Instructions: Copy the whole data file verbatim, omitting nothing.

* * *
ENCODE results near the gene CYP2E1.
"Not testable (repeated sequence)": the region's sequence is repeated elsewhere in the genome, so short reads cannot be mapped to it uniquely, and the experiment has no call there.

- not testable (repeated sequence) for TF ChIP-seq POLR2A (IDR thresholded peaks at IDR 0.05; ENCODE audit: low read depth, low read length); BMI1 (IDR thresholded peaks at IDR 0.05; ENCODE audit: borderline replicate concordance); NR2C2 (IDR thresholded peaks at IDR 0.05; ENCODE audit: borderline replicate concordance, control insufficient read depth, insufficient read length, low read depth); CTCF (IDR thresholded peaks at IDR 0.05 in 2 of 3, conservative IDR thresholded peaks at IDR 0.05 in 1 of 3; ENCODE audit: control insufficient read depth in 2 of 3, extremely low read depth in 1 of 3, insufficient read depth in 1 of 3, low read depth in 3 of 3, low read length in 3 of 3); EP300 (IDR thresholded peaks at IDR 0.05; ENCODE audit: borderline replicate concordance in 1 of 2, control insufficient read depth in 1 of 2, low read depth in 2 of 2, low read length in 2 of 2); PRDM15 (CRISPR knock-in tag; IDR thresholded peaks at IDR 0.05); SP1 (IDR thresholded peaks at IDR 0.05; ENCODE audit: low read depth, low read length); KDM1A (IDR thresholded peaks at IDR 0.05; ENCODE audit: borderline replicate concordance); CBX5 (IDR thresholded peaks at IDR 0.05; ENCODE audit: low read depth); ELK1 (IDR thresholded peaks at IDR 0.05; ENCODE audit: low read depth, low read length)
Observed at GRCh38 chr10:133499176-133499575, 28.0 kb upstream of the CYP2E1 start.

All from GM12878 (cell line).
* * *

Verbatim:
ENCODE results near the gene CYP2E1.
"Not testable (repeated sequence)": the region's sequence is repeated elsewhere in the genome, so short reads cannot be mapped to it uniquely, and the experiment has no call there.

- not testable (repeated sequence) for TF ChIP-seq POLR2A (IDR thresholded peaks at IDR 0.05; ENCODE audit: low read depth, low read length); BMI1 (IDR thresholded peaks at IDR 0.05; ENCODE audit: borderline replicate concordance); NR2C2 (IDR thresholded peaks at IDR 0.05; ENCODE audit: borderline replicate concordance, control insufficient read depth, insufficient read length, low read depth); CTCF (IDR thresholded peaks at IDR 0.05 in 2 of 3, conservative IDR thresholded peaks at IDR 0.05 in 1 of 3; ENCODE audit: control insufficient read depth in 2 of 3, extremely low read depth in 1 of 3, insufficient read depth in 1 of 3, low read depth in 3 of 3, low read length in 3 of 3); EP300 (IDR thresholded peaks at IDR 0.05; ENCODE audit: borderline replicate concordance in 1 of 2, control insufficient read depth in 1 of 2, low read depth in 2 of 2, low read length in 2 of 2); PRDM15 (CRISPR knock-in tag; IDR thresholded peaks at IDR 0.05); SP1 (IDR thresholded peaks at IDR 0.05; ENCODE audit: low read depth, low read length); KDM1A (IDR thresholded peaks at IDR 0.05; ENCODE audit: borderline replicate concordance); CBX5 (IDR thresholded peaks at IDR 0.05; ENCODE audit: low read depth); ELK1 (IDR thresholded peaks at IDR 0.05; ENCODE audit: low read depth, low read length)
Observed at GRCh38 chr10:133499176-133499575, 28.0 kb upstream of the CYP2E1 start.

All from GM12878 (cell line).